Far into the future, in a world where cyborgs, androids and humans co-exist, lives a girl whose lot in life hasn’t been that favourable. With a merciless stepmother and an equally cruel stepsister, Cinder lives for the day she’ll be able to run away and escape the harsh reality of her life as a second-class citizen. But things become complicated when Peony, her other and far nicer stepsister contacted the Letumosis plague and Prince Kai seemed determined to keep her in his life. Any other girl would be ecstatic to be in her position (at least, for catching Prince Kai’s attention) but not Cinder. There are things she needed to consider – like the fact that she was unprepared for the knowledge of where she truly came from; or the fact that she’s a cyborg and Prince Kai is a full royal bloodied human and a relationship with him is more than impossible. Above all things, she alone could prevent an inevitable war between Earthen Commonwealth and Luna, ruled by the evil Queen Levana. Cinder must accept who she is before she could even consider everything else.
There are a couple of things that make me wary of Science Fiction novels. First, I haven’t found a book in this genre that I’ve become vested in emotionally. There’s just something about Science Fiction that I always felt a certain detachment to when I read them. Perhaps it’s in the narrative explanation of how the world came to be but I’ve became apathetic with this genre. Second, the characters themselves are like automaton almost. I just couldn’t connect with anyone. Cinder, on the other hand, have successfully convinced me that I’m being unfair. That I haven’t really given this genre a fighting chance. What I find fascinating about this book is that Cinder herself is incapable of crying – hence, I’ve been prepared to roll my eyes and say, here we go again. She was very adept in evoking whatever she was feeling at the time. On the other hand, I sometimes find myself asking whether or not the author was successful in Cinder’s character development. I mean, sure she’s physically made of metal, chip and of flesh, bone, and blood. The thing is, for a cyborg, Cinder was a very emotional character that I sometimes forget that she’s not all human. And at the same time, I’d like to think this was the very reason why I enjoyed this book as much as I did. It was Cinder’s humanity and Iko’s (android) friendship. I was also sympathetic to those who successfully fled Luna and their never-ending fight to live in liberty.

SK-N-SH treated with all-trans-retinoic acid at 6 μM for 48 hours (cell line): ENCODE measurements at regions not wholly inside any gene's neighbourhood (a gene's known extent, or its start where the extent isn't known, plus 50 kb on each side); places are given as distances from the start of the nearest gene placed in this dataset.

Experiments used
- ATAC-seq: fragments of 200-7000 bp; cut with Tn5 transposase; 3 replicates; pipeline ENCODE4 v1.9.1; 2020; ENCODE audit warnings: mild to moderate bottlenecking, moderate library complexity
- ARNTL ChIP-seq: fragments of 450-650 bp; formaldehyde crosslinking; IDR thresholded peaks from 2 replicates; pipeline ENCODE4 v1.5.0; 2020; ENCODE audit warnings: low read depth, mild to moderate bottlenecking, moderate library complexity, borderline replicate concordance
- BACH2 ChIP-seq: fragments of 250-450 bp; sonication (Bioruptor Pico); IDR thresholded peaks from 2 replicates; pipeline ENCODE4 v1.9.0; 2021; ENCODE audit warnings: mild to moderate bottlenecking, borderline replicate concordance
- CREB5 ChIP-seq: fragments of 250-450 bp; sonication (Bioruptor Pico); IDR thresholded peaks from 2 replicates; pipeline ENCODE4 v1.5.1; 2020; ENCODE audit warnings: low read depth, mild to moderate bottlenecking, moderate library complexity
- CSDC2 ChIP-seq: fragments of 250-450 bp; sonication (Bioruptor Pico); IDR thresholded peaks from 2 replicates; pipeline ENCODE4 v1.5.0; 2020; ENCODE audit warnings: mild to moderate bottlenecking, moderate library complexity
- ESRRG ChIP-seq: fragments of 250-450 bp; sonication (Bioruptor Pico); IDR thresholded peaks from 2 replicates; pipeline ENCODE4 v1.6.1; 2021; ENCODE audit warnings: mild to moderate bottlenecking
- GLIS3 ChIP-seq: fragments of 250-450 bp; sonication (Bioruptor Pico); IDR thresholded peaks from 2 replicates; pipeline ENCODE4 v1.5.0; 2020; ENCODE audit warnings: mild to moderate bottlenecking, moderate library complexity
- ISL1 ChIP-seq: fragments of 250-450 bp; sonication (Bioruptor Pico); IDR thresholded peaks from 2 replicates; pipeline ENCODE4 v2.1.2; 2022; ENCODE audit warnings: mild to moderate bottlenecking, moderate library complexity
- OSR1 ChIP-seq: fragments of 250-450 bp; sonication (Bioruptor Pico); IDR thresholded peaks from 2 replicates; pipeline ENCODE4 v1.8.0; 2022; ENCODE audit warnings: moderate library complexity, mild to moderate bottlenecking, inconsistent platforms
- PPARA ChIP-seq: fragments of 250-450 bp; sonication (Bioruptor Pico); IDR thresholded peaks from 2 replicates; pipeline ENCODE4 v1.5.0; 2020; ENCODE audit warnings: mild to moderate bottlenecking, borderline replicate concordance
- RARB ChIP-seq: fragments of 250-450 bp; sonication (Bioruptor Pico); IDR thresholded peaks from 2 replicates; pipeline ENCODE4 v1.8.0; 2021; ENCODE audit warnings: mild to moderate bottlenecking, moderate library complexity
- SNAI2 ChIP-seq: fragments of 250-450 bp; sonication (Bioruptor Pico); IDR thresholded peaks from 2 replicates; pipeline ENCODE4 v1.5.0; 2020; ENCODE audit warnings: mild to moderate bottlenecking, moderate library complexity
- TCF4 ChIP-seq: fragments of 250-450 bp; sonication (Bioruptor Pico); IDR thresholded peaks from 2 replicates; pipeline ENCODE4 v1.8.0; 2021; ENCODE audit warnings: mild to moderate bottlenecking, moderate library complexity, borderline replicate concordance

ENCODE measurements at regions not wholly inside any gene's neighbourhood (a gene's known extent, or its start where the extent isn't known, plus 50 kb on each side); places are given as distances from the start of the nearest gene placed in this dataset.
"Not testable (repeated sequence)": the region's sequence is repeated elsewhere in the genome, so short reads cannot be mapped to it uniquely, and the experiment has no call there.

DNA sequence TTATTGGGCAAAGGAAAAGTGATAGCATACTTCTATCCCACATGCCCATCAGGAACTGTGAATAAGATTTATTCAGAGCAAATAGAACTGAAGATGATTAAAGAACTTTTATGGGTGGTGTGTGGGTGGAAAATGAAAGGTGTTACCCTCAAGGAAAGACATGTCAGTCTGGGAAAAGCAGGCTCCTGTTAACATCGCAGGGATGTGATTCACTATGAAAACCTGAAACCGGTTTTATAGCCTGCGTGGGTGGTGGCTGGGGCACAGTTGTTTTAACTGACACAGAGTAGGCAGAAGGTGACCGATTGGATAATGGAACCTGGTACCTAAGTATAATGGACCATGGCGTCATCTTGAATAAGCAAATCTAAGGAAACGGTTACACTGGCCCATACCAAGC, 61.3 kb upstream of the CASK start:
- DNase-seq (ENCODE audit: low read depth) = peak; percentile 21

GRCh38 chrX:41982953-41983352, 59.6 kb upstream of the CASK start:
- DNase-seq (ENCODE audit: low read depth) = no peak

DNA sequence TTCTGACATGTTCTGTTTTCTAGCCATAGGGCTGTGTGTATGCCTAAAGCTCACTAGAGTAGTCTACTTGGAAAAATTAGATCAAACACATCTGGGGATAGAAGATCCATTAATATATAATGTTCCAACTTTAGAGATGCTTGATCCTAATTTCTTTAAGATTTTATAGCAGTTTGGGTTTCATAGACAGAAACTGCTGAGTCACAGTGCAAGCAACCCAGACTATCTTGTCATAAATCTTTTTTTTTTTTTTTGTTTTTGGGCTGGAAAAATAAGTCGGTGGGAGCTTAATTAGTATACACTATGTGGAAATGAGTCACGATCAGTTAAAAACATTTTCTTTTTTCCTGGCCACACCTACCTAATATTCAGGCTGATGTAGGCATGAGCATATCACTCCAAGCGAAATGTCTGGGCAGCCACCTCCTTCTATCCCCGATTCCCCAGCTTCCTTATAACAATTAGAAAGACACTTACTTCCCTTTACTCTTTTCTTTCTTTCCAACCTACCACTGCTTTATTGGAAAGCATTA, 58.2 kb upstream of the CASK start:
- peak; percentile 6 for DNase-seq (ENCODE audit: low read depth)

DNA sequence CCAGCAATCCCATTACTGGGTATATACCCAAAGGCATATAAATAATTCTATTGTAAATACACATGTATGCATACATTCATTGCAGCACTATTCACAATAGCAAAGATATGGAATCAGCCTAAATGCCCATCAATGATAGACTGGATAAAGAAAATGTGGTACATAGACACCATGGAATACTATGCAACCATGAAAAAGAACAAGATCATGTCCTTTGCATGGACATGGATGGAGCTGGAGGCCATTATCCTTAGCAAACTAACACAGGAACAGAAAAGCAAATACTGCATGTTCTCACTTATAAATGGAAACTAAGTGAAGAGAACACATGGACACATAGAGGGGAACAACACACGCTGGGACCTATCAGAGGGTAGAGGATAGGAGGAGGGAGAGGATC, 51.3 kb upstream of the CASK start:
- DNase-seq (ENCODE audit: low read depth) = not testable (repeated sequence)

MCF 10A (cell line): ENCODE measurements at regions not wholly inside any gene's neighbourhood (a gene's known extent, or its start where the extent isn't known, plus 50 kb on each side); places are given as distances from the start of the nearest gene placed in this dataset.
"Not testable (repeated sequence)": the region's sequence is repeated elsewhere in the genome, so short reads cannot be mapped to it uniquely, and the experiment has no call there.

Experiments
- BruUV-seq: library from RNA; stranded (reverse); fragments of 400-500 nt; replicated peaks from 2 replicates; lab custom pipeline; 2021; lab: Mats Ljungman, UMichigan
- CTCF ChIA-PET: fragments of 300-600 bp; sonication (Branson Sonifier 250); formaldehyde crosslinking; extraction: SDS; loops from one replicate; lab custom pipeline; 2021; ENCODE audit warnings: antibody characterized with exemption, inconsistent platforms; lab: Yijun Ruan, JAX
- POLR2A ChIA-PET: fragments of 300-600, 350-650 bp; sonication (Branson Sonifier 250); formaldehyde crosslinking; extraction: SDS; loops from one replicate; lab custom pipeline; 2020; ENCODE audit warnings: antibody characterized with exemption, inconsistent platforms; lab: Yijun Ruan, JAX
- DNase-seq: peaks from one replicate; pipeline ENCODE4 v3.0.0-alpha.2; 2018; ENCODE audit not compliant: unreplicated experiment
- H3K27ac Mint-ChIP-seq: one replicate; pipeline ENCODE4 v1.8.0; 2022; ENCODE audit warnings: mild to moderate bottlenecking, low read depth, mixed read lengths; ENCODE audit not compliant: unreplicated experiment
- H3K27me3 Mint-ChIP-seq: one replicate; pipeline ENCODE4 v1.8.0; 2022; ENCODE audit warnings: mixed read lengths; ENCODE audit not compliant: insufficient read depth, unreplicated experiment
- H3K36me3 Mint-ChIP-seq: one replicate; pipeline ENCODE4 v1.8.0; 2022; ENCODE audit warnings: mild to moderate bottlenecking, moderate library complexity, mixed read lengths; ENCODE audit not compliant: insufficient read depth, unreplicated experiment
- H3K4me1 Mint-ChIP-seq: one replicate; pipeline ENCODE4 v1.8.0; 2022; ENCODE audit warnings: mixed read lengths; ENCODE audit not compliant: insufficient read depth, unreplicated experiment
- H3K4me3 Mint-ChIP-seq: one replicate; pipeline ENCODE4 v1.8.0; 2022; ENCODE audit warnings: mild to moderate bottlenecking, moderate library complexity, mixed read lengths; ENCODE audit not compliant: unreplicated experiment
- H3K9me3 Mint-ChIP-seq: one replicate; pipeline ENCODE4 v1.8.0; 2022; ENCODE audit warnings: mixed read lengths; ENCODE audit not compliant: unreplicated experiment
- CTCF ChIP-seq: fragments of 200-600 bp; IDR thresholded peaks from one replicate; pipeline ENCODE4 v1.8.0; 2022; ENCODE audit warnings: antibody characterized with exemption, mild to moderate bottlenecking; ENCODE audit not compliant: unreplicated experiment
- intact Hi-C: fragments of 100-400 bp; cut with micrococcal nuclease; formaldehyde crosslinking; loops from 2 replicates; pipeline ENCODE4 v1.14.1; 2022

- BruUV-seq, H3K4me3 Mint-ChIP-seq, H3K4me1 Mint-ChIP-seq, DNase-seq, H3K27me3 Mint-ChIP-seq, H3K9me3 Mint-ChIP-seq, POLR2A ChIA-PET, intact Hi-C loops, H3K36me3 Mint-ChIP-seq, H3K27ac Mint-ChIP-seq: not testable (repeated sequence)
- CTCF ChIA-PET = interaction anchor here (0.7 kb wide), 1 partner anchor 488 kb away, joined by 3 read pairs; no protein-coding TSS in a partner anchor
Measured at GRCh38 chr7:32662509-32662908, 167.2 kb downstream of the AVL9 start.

The relationship between Prince Kai and Cinder was, to my opinion, perfectly timed. I love the mild flirtations between the two and Kai’s determination to win Cinder over. I love how the author captured Cinder’s apprehension and fortitude whenever Kai was around. This is Marissa Meyer’s rendition of an age-old fairytale. Did I expect a happily ever after? Well…yes. Did it happen? All I can say is that this is supposed to be a series. I’m dying to read the next book now. But I don’t have a fairy godmother to grant me this wish. I guess I have to suffer along with everybody else.
My complaint about Kai is that he didn’t seem to have spent any time grieving over his father’s death. And perhaps it’s because he had things to worry about – like finding himself being the successor to the Emperor’s throne. It just seemed like it doesn’t take him long to recover over his father’s death especially when Cinder was around. Also, I wish the author spent some time with developing or writing about the New Beijing’s culture. I’d love to read about the former Emperor’s funeral. Over all, I’m not at all bitter that there wasn’t anything special about Kai other than being the object of every girl’s desire. This is just the first of the series so I’m sure Ms. Meyer would give us more of Kai on the next one.
This book filled me with trepidation for one reason – Queen Levana’s mind control powers. How easy it was for her to get Kai to his knees and agree with anything her evil heart desires. To be honest, I didn’t want to continue reading when there was only about a quarter left to the book. And it wasn’t because I wasn’t liking the direction of the story or that it made me mad. I just didn’t want to find out if Queen Levana was successful. But I knew I had to continue. I’m not going to say either way what happened next but I’m simultaneously relieved and anxious when it was over.
Cinder was not at all what I was expecting. And unlike most, I wasn’t really all that gung-ho to read this book. Marissa Meyer’s retelling of this fairytale encapsulates everything we’ve loved about Cinderella. Romance and hope that the good, small people would always get what they deserve. The only thing I didn’t like about this is that the evil witch still reigns and lives. Oh well, until the next book, I guess.